At the beginning of 1965, the U.S. seemed on the cusp of a golden age. Although Americans had been shocked by the assassination in 1963 of President Kennedy, they exuded a sense of consensus and optimism that showed no signs of abating. Indeed, political liberalism and interracial civil rights activism made it appear as if 1965 would find America more progressive and unified than it had ever been before. In January 1965, President Lyndon Johnson proclaimed that the country had "no irreconcilable conflicts."
Johnson, who was an extraordinarily skillful manager of Congress, succeeded in securing an avalanche of Great Society legislation in 1965, including Medicare, immigration reform, and a powerful Voting Rights Act. But as esteemed historian James T. Patterson reveals in The Eve of Destruction , that sense of harmony dissipated over the course of the year. As Patterson shows, 1965 marked the birth of the tumultuous era we now know as "The Sixties," when American society and culture underwent a major transformation. Turmoil erupted in the American South early in the year, when police attacked civil rights demonstrators in Selma, Alabama. Many black leaders, outraged, began to lose faith in nonviolent and interracial strategies of protest. Meanwhile, the U.S. rushed into a deadly war in Vietnam, inciting rebelliousness at home. On August 11th, five days after Johnson signed the Voting Rights Act, racial violence exploded in the Watts area of Los Angeles. The six days of looting and arson that followed shocked many Americans and cooled their enthusiasm for the president's remaining initiatives. As the national mood darkened, the country became deeply divided. By the end of 1965, a conservative resurgence was beginning to redefine the political scene even as developments in popular music were enlivening the Left.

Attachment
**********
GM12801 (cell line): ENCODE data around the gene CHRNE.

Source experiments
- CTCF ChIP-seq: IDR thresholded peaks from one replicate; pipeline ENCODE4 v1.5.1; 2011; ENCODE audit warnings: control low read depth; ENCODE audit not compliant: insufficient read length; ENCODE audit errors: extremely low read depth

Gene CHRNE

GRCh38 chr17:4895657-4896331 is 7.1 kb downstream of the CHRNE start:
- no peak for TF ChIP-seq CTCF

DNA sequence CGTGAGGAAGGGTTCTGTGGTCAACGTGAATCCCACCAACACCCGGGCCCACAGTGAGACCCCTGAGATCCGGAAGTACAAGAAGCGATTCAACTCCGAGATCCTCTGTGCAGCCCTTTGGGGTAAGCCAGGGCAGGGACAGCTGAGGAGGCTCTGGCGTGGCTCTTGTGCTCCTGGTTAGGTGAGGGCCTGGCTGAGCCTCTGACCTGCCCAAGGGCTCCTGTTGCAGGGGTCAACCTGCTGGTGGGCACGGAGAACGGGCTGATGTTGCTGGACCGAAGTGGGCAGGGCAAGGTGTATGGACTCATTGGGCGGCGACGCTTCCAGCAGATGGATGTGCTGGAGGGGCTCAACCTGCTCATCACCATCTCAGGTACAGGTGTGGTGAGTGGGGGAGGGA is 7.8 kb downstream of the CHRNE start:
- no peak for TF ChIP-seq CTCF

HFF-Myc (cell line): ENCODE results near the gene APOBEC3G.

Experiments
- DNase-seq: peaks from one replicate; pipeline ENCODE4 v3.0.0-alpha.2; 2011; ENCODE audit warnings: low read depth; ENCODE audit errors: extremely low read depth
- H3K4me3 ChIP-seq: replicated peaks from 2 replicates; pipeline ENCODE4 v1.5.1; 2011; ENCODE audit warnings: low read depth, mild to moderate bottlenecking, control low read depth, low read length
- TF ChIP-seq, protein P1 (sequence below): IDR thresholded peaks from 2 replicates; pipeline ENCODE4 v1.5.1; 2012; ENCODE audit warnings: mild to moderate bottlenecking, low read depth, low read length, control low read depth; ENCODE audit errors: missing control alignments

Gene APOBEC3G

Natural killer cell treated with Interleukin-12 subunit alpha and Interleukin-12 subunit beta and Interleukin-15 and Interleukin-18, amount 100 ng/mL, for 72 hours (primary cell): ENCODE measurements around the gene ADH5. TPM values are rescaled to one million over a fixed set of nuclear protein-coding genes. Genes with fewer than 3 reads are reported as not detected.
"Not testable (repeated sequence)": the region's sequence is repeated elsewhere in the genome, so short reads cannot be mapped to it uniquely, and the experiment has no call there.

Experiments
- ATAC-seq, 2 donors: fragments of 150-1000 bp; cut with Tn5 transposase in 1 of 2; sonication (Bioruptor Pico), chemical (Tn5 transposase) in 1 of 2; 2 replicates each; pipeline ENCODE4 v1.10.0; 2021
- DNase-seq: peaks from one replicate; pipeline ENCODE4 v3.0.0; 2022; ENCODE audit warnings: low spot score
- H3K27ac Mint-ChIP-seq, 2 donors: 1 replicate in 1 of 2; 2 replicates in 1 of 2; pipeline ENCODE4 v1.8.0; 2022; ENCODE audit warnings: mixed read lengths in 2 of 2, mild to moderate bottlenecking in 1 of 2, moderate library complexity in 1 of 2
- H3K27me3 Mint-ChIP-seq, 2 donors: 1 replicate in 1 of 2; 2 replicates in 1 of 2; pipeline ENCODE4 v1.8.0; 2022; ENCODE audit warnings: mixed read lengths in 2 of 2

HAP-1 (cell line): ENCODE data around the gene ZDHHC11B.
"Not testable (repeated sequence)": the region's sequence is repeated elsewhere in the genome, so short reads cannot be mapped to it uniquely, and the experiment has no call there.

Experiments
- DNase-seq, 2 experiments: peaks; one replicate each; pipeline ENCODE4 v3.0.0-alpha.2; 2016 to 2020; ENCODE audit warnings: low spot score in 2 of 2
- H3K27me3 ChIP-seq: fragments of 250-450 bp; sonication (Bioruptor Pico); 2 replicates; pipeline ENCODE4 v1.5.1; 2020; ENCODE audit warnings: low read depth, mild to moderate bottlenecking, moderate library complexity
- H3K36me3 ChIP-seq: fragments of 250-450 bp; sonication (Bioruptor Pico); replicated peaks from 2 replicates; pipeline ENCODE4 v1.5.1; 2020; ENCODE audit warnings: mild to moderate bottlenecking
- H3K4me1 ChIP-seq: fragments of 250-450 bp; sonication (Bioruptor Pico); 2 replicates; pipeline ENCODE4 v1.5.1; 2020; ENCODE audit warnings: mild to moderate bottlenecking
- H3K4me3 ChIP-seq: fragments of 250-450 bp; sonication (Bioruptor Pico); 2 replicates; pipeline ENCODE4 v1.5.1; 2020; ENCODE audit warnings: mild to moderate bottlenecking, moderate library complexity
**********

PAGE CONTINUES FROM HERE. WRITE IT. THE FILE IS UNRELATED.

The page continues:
In The Eve of Destruction , Patterson traces the events of this transformative year, showing how they dramatically reshaped the nation and reset the course of American life.